Companies can achieve Big Data success by starting small and focusing on the highest leverage opportunities, which can usually be found in sales and pricing strategies. Successful Big Data applications should be able to answer key questions that fall under the business intelligence umbrella (such as, “How do I sell more products to an existing customer?” or “Can I extract a higher price for this specific transaction?”). The ability to answer these questions with Big Data insights can help organizations respond more quickly to their customers, and also enable them to drive sales volumes and increase revenue. Here are seven ways, identified by PROS, to change Big Data from a buzz word to an actionable opportunity.
Click through for seven ways to make Big Data an actionable opportunity for business, as identified by PROS.
Big Data is about connected data, piecing together multiple and separate data points to identify patterns that help predict outcomes and prescribe actions – automatically. When considering a Big Data software suite, make sure it has an analytical component to it, so you are getting “smart” data.
Companies that embrace and invest in Big Data will outperform their competitors in every available financial metric. For example, in 2009, drilling activities plummeted across the board. One global oilfield services company was facing challenges similar to its competitors, including insurmountable profitability losses due to the instability of the oilfield business. In addition, fluctuations in market demand were causing inconsistent data sources resulting in imprecise pricing. After implementing segmentation and using Big Data science to forecast demand, the company generated $200 million in incremental sales over a two-year period, enabling them to outperform the market.
Big Data science must include an assessment of data viability to provide more accurate and reliable insights than generic analytics or business intelligence. With so many varieties of data and variables to consider in building an effective predictive model, companies should quickly and cost-effectively test and confirm a particular variable’s relevance before investing in the creation of a fully featured model.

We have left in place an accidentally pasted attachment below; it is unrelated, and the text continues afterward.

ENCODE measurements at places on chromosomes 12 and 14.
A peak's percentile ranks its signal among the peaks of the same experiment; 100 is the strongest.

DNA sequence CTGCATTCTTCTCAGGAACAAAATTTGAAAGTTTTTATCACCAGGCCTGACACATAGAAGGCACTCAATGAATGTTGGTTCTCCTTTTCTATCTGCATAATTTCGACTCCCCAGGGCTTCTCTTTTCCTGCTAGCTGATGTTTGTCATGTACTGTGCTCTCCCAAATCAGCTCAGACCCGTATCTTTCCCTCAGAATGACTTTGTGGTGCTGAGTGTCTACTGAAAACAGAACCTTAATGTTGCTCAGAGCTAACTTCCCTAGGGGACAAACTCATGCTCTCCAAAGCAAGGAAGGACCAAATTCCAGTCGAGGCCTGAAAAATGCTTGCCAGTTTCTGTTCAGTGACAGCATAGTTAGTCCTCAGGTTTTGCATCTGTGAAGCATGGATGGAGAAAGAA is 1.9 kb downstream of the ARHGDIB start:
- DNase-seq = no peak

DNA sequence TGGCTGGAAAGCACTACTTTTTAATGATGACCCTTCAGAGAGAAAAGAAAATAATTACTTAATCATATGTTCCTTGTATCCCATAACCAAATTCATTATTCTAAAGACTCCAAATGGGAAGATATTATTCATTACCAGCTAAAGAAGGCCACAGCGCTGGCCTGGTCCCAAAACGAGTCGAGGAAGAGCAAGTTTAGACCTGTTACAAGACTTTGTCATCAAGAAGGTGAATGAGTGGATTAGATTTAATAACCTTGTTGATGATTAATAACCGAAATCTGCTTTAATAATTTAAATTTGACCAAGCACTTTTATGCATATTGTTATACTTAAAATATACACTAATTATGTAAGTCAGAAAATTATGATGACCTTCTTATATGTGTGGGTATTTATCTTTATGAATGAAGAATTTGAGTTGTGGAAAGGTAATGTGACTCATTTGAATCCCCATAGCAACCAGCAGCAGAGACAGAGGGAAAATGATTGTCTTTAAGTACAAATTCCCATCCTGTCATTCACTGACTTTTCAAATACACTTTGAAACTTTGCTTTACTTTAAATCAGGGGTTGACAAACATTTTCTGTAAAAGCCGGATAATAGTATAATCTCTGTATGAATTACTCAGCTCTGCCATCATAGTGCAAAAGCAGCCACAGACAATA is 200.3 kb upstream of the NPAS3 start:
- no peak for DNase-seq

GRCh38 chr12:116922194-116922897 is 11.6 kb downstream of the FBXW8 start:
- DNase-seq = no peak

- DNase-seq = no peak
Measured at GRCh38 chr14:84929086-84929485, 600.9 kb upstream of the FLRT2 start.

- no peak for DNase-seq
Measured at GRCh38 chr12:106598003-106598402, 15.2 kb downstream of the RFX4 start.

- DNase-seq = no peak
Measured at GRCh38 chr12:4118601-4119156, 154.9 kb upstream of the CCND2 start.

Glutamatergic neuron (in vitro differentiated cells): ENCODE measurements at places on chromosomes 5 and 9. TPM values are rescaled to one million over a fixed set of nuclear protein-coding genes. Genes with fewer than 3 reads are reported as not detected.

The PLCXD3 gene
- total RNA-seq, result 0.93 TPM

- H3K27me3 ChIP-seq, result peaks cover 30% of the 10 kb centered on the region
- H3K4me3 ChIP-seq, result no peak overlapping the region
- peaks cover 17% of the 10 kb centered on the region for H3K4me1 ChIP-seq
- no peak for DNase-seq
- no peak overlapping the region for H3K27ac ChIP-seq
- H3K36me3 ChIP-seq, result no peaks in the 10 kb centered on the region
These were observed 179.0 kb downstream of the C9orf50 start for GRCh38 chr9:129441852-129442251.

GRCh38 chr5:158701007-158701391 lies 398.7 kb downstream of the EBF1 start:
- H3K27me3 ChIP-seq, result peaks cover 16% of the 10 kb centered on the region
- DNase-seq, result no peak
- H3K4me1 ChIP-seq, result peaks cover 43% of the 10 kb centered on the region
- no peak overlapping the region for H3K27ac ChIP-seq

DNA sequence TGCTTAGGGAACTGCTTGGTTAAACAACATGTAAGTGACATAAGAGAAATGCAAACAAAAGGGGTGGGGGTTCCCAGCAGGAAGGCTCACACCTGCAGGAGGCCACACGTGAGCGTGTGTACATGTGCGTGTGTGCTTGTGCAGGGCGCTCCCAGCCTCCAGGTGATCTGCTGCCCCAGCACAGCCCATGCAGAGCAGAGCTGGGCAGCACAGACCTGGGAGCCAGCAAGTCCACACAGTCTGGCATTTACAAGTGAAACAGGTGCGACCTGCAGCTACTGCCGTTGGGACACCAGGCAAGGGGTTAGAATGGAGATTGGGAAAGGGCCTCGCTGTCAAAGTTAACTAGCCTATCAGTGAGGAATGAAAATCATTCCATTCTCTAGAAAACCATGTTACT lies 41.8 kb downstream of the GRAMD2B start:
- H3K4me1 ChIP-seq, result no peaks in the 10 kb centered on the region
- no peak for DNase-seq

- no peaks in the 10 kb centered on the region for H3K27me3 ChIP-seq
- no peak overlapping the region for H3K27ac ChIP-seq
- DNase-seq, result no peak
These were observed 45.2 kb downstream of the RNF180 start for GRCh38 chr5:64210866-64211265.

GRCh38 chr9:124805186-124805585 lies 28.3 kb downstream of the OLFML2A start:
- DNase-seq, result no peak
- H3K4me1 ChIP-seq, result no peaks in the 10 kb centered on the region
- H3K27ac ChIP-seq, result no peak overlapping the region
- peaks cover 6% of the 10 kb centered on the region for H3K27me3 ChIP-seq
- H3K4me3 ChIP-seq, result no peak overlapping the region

Big Data only matters if it results in better outcomes, not just better insights. For example, in the midst of health care reform, medical device manufacturers have experienced excruciating pressures from hospital purchasing organizations looking to reduce their costs. Using its Big Data, one company’s sales team was able to show the purchasing organization its calculations on how to evaluate pricing. The result: a 6 percent increase in average selling price in four quarters, and the highest margin in three years.
The most valuable and measurable outcomes are those associated with sales growth, profitability and competitive positioning. For example, one large chemical manufacturer began experiencing declining revenue for one of its burgeoning businesses and recognized a series of unaligned business processes. Working with its planning department, it used Big Data to shape a new demand curve for where products should be shipped to satisfy customer requirements. It was also able to use data science to identify prescriptive pricing guidance for the sales team. Revenue increased by $200 million in the first year alone.
Insights come from Big Data science; outcomes come from Big Data applications infused with data science. This is Big Data nirvana. For example, one international storage and information management company saw its incremental revenue level off. It faced issues including stick rates and miscommunication between the pricing department and the sales teams. As a result, it was having trouble meeting specific targets. Thanks to Big Data science and prescriptive pricing guidance, it was able to identify specific attributes imperative in determining customers’ willingness to pay. Thanks to these insights, the company realized that a sizeable number of contracts were priced far below market price. Not only has it seen some really impressive data, it’s also seen a reduction in customer terminations and improved statistics.
Big Data applications are the future of Big Data because they provide the execution arm of technology, not just insights. One example of this type of application is price guidance, which is a technique that delivers a set of pricing recommendations to the sales person, including details on deals most likely to close, products that are most likely to sell, and prices that are most likely to win. It hides most of the back-end complexity associated with Big Data and price optimization.